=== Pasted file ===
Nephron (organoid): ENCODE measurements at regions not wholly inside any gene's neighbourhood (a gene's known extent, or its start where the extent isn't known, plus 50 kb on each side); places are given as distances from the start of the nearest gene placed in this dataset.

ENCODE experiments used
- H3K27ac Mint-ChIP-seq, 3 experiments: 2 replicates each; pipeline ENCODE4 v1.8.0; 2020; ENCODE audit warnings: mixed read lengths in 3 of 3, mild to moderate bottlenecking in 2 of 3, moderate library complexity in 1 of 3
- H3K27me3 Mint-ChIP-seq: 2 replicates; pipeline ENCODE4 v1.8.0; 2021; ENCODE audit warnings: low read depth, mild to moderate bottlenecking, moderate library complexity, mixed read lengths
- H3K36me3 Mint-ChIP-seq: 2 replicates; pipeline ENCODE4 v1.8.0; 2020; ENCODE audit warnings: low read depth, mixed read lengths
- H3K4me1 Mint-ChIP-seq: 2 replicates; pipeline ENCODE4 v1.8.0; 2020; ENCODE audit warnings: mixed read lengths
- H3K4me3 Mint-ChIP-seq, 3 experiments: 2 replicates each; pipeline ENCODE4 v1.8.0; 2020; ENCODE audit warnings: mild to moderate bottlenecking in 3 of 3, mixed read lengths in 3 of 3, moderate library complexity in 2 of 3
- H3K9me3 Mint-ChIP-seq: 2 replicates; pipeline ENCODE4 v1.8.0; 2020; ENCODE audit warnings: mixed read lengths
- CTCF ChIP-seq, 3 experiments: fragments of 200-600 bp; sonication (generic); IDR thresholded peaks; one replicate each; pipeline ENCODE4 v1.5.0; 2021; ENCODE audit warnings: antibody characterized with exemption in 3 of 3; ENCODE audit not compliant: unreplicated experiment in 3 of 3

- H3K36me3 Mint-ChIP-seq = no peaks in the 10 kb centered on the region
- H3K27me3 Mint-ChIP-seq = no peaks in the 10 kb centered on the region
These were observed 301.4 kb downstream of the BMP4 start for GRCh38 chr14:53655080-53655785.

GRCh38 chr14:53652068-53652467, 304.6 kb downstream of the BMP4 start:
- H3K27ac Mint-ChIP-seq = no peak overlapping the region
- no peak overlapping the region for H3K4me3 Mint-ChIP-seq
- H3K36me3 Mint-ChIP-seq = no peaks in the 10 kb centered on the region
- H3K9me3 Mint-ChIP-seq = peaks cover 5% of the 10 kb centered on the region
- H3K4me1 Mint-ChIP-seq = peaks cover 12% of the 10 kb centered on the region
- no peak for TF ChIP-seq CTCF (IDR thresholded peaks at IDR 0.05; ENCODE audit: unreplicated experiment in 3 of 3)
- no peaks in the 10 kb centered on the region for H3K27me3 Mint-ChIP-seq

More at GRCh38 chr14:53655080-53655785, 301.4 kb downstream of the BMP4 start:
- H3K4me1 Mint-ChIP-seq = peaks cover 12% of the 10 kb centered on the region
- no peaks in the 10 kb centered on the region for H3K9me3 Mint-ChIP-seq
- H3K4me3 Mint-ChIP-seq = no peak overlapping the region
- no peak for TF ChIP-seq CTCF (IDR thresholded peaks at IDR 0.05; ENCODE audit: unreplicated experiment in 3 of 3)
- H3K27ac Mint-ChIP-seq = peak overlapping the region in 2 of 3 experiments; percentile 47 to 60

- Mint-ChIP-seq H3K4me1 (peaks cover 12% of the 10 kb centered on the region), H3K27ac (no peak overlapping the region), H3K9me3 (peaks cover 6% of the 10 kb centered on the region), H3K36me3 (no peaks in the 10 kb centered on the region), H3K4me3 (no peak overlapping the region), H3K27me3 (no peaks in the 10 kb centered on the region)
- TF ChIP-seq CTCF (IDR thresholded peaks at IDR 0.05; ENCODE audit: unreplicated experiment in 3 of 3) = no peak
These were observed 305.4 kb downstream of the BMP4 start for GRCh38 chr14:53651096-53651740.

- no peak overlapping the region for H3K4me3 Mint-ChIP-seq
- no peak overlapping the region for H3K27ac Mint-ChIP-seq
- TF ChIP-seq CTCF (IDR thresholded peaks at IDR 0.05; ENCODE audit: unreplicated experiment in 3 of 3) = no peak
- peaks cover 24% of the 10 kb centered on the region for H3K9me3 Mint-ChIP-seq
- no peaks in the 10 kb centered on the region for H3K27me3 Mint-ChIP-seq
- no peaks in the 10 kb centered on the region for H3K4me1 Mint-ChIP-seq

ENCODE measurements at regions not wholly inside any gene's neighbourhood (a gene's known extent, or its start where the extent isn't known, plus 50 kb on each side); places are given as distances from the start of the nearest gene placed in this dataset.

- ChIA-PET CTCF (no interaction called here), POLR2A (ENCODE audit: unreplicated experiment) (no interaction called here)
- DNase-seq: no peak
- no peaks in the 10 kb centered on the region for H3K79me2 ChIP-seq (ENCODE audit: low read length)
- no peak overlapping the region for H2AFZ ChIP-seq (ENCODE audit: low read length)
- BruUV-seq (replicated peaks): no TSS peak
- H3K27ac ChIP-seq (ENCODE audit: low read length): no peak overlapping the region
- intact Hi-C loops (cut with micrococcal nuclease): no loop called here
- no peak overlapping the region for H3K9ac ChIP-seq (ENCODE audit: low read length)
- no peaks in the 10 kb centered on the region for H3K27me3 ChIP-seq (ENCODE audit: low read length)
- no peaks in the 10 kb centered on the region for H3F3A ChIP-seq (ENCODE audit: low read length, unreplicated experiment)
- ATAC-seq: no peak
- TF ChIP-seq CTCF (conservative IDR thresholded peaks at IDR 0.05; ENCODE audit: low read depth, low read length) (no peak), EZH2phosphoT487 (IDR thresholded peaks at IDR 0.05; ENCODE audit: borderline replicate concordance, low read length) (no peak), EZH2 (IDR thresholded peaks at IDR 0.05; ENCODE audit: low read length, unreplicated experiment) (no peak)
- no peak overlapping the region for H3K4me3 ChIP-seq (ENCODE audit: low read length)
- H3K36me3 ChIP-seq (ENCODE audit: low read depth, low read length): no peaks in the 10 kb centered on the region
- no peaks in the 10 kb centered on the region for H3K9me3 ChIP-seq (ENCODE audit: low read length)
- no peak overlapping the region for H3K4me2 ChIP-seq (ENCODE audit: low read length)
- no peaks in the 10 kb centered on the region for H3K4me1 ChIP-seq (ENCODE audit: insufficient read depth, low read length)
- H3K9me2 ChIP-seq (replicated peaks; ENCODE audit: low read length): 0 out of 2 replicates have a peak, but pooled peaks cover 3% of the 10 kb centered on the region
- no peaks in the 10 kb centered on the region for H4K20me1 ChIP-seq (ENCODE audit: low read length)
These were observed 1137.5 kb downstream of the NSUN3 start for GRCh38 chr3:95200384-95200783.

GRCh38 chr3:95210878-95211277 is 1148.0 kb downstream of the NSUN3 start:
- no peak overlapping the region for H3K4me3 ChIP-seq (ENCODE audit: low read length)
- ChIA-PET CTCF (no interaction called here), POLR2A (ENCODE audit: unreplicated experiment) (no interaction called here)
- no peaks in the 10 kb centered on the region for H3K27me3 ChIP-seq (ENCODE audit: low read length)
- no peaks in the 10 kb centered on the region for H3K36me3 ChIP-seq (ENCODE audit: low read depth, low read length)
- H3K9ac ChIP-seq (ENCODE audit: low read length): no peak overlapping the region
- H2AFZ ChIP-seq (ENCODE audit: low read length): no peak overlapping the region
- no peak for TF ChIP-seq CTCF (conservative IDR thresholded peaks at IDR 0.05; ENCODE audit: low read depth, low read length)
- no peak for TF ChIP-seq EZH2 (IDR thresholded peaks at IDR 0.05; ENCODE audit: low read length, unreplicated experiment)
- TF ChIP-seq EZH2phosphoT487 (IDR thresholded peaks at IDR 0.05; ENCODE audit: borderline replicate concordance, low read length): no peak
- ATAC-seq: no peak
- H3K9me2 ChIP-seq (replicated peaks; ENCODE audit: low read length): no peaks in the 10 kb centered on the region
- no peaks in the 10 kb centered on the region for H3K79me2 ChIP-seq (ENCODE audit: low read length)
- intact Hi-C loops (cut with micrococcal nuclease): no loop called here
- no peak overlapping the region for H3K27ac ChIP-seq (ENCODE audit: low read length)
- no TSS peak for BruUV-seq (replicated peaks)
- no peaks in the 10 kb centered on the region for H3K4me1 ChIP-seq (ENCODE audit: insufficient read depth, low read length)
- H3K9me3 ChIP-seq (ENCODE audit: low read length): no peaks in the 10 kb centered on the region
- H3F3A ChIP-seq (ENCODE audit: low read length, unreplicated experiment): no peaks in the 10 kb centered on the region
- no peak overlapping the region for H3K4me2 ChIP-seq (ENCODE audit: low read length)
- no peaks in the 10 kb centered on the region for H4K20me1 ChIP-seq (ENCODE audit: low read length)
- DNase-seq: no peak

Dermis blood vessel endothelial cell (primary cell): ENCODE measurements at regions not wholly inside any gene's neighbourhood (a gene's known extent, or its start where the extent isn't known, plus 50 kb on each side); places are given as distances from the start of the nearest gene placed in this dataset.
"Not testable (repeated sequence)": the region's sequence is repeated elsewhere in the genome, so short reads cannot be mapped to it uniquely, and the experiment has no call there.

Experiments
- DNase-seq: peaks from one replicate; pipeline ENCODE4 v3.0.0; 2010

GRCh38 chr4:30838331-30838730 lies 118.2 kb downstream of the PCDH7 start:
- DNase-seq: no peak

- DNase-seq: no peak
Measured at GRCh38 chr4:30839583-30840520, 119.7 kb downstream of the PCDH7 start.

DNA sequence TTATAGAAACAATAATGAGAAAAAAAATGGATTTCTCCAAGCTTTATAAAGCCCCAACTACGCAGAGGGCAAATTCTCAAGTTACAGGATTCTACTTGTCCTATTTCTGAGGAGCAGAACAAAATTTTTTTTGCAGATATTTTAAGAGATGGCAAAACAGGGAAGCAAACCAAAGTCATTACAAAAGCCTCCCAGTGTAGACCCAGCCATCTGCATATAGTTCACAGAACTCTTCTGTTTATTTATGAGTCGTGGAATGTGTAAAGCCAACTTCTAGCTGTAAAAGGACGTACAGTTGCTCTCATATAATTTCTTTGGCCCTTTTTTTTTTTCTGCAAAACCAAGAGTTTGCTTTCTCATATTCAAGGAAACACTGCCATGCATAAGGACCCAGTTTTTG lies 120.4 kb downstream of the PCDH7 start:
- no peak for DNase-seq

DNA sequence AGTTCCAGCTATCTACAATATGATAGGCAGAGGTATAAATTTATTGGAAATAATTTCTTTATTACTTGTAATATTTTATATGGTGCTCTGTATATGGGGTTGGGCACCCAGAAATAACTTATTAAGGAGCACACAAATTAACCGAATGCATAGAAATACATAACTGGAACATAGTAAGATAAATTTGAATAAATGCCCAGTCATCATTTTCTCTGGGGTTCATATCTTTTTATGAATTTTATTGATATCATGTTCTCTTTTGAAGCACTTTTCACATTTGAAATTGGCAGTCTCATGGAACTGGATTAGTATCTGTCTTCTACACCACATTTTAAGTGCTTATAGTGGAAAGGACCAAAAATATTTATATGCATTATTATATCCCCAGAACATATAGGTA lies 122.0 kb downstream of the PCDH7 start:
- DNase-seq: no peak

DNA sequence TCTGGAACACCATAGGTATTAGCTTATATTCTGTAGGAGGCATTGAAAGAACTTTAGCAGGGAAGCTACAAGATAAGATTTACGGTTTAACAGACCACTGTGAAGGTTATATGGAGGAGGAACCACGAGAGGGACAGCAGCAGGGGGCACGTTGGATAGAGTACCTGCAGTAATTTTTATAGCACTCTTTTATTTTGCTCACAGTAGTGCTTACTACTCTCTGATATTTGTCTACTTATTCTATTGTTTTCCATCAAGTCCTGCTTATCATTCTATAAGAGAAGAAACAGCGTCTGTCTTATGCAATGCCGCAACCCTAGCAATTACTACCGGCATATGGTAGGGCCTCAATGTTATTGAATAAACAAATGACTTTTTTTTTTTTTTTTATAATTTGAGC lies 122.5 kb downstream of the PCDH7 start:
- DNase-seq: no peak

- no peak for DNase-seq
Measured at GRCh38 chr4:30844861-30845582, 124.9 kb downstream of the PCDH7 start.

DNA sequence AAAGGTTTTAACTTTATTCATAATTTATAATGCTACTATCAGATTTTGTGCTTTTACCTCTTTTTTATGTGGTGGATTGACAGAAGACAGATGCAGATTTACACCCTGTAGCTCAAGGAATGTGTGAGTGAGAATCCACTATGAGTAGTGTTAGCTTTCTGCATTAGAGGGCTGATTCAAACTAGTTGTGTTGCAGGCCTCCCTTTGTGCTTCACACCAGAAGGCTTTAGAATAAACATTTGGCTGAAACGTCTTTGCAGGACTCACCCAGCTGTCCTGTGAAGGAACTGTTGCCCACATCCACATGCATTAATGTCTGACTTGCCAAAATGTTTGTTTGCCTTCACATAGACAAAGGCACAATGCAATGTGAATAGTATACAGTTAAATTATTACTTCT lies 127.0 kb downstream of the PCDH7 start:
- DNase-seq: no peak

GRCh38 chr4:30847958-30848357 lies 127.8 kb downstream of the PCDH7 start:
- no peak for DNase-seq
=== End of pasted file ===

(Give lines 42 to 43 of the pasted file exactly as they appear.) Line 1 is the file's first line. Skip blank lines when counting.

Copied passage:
- H3K27ac ChIP-seq (ENCODE audit: low read length): no peak overlapping the region
- intact Hi-C loops (cut with micrococcal nuclease): no loop called here